The Australian Institute of Criminology (AIC) releases a first-time report on cybercrime in Australia.
AIC acting Deputy Director Mr Anthony Morgan said this is the first Cybercrime in Australia report, a new annual collection that aims to provide a clearer picture of the extent of cybercrime victimisation, help-seeking and harms from cybercrime among Australian computer users.
This inaugural report is based on a survey of 13,887 computer uses conducted in February and March this year.
This report delves into online abuse and harassment, malware, fraud and scams, and identity crime.
“In the 12 months prior to the survey, more than a quarter of respondents had been a victim online abuse and harassment, 22% had been a victim malware, 20% had been a victim of identity crime and misuse, and eight per cent had been a victim of fraud and scams,” Mr Morgan confirmed.
“One in three respondents said their information had been exposed in a data breach, which is a big increase on our previous survey. And we know from our research that data breaches increase your risk of being a victim of cybercrime.”
“This includes ransomware, and around one in twenty respondents to the survey said they had received a ransom message on their device in the 12 months prior to the survey,” said Mr Morgan.
The report findings suggest cybercrime victimisation is not evenly distributed, with certain sections of the community more likely to become victims and that frequent use of different platforms was generally associated with a higher risk.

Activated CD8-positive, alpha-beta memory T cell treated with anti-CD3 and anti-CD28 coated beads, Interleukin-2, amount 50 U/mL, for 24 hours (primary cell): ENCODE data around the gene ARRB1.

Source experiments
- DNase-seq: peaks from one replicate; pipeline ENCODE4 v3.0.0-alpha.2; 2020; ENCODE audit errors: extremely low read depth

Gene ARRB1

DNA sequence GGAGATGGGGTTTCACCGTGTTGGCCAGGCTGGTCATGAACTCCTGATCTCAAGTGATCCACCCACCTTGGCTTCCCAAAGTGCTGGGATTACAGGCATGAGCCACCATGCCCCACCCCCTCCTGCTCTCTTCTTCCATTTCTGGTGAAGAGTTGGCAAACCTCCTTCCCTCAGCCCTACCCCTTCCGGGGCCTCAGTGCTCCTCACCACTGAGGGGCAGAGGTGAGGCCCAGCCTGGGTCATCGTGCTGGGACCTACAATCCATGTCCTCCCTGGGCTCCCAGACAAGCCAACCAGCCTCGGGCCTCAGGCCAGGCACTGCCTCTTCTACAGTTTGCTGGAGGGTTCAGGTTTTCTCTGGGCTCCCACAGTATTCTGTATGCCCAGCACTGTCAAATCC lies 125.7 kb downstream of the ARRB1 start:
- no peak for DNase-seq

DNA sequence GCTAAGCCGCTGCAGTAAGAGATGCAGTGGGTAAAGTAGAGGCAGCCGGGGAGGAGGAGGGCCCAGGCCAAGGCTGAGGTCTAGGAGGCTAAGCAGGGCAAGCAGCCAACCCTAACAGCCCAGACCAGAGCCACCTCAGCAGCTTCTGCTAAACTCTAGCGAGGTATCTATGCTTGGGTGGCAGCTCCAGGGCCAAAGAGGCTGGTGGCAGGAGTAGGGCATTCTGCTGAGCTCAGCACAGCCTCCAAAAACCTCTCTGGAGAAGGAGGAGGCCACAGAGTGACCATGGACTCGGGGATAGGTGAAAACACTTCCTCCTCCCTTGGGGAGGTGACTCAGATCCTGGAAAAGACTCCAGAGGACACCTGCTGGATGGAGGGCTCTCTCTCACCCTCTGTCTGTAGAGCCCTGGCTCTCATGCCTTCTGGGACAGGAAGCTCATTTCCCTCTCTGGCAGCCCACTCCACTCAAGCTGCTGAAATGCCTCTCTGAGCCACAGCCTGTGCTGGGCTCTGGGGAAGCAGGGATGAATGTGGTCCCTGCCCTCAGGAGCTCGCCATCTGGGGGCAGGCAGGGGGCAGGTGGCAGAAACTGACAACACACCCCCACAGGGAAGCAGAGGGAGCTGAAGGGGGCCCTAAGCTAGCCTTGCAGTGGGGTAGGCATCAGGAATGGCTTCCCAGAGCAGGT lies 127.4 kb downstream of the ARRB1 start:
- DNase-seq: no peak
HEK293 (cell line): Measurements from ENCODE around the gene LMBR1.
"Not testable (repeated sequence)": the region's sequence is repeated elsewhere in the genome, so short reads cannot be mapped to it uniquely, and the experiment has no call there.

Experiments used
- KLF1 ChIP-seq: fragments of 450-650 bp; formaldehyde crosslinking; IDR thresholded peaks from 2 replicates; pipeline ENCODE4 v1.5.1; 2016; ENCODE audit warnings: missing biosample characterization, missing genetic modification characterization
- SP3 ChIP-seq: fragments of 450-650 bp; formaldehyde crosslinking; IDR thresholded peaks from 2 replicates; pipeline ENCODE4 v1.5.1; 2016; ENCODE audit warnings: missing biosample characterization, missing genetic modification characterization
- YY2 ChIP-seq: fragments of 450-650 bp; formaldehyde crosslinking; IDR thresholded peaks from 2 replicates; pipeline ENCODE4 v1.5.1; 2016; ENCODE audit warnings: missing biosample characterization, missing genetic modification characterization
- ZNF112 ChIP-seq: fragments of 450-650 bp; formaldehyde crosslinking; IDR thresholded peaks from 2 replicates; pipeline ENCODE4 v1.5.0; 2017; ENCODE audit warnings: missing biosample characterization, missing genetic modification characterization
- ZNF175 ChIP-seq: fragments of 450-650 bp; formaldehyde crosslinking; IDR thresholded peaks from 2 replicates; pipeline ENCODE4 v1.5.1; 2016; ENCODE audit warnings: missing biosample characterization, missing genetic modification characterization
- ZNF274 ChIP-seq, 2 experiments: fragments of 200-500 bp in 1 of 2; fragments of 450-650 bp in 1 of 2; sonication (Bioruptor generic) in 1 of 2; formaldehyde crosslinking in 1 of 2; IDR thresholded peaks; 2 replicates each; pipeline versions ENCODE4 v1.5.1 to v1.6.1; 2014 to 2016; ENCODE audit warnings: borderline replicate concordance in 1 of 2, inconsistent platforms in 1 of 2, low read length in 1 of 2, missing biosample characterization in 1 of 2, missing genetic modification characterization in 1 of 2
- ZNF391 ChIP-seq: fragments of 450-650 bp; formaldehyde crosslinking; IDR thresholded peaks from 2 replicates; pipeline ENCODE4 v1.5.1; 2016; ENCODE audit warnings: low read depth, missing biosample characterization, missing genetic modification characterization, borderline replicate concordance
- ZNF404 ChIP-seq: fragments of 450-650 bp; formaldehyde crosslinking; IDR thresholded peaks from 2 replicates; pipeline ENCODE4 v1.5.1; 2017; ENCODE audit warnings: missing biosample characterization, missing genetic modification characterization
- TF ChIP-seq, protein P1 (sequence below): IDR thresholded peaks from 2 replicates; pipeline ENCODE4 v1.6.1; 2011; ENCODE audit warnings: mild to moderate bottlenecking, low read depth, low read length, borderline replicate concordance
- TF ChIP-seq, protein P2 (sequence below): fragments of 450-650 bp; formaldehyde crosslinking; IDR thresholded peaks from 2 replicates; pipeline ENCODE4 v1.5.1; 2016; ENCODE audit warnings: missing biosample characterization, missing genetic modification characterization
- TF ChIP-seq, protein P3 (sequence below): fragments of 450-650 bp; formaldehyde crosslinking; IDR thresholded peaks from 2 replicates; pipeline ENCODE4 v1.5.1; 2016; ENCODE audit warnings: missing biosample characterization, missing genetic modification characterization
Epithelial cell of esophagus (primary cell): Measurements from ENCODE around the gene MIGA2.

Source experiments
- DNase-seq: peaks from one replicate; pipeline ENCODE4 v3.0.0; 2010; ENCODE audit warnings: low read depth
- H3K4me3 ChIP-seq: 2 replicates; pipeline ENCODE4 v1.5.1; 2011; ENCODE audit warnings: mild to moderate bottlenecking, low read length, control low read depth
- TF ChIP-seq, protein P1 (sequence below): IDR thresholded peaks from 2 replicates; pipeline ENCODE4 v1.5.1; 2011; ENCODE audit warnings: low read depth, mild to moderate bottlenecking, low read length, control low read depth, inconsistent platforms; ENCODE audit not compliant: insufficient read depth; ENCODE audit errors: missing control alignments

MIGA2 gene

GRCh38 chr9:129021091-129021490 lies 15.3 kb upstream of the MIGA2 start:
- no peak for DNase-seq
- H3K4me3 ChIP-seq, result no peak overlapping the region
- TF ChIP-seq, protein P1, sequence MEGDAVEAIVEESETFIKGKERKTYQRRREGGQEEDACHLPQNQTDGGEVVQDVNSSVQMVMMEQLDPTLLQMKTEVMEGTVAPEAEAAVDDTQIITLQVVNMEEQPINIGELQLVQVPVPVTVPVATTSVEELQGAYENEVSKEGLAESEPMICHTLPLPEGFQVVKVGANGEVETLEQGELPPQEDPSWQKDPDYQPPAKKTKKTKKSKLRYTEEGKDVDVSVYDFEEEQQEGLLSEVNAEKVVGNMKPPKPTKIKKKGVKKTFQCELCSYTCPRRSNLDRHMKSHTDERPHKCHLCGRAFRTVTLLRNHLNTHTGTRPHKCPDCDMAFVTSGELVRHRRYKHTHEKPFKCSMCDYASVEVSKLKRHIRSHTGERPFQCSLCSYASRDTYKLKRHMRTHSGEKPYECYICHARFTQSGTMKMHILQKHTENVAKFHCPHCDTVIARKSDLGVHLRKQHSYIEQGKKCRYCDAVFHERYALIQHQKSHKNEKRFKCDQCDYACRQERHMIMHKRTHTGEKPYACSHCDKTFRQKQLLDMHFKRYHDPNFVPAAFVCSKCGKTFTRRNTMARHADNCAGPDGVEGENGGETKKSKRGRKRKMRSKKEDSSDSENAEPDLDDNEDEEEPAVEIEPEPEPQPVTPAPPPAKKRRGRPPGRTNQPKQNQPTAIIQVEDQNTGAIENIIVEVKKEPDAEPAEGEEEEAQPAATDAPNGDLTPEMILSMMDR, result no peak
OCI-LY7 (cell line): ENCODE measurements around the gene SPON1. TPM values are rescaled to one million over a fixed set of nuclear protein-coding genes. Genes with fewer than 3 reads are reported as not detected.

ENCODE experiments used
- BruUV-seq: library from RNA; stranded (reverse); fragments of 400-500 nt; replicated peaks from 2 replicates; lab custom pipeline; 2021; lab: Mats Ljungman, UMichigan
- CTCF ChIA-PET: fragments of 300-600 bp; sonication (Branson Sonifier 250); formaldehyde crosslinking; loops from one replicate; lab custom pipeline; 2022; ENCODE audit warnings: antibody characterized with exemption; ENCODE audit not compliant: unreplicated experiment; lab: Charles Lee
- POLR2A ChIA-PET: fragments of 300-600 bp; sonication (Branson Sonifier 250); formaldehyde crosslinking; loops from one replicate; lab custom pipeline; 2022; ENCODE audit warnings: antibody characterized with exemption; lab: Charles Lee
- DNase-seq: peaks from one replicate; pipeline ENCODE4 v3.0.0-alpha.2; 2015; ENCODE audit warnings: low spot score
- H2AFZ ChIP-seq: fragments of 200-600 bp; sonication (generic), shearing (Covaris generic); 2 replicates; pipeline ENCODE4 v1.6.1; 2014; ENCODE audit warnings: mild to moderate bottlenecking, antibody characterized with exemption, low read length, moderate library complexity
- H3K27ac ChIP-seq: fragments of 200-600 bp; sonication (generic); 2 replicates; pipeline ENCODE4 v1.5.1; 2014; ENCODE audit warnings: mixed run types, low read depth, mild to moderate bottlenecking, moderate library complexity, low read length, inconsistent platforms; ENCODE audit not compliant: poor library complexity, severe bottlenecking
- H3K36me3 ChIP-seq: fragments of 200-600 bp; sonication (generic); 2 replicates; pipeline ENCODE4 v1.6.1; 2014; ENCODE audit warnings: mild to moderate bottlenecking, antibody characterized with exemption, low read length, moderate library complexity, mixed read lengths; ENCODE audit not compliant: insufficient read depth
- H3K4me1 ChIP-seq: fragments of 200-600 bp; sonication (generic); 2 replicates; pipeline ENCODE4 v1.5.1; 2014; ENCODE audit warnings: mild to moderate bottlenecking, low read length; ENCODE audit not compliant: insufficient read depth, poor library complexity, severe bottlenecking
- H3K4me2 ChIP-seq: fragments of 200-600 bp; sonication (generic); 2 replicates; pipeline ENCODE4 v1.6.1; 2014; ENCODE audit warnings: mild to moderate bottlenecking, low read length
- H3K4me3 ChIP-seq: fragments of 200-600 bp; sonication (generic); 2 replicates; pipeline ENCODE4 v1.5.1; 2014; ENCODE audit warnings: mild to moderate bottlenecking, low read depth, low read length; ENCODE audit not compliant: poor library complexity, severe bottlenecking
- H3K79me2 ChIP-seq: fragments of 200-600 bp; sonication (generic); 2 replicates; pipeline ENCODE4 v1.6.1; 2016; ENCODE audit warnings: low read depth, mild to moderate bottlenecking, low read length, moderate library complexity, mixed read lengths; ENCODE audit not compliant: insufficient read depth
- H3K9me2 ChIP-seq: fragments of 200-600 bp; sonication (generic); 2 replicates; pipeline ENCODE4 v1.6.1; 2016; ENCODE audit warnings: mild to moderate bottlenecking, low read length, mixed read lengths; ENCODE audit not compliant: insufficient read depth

“Encouraging people to adopt some simple safety measures while online can help reduce their likelihood of becoming a victim of cybercrime,” Mr Morgan said.
Mr Morgan said that the report shows that most people don’t report being a victim of cybercrime to police or to ReportCyber.
“Victims of fraud and scams were the most likely to seek help from police or ReportCyber. But our data shows that official statistics significantly underestimate the amount of cybercrime impacting the Australian community.”
“While many people don’t report because they think they could deal with the problem themselves or because it wasn’t serious enough, a large proportion didn’t know where or how to report. We need to make sure people know what help is available and who they can contact when they have fallen victim,” said Mr Morgan.
Mr Morgan stated that it is important to act promptly to cyber threats and take the necessary steps to protect yourself from further harm. And to ensure victims of cybercrime are well supported.
The report found that one quarter of all people who responded to the survey had been negatively impacted by cybercrime. And one in five respondents who owned or operated a small to medium business said their business had been impacted by cybercrime.
The report can be downloaded from the AIC website.
Note to media
- If you have been the victim of a cybercrime, you can report this online at ReportCyber at www.cyber.gov.au/acsc/report.
- If you have been the victim of online abuse or harassment, you can get advice or make a complaint with the eSafety Commissioner at www.esafety.gov.au.
- If you have been the victim of a scam, you can report this online via Scamwatch at www.scamwatch.gov.au.
- If you have been the victim of a cybercrime or data breach, you can contact IDCARE for support at www.idcare.org.
- While there is no single response to combat the threat of ransomware, the most effective defence to ransomware attacks is good cyber hygiene.
- Step-by-step guides and assistance are available at www.cyber.gov.au.
- Victims of ransomware attacks can report these occurrences through www.cyber.gov.au.
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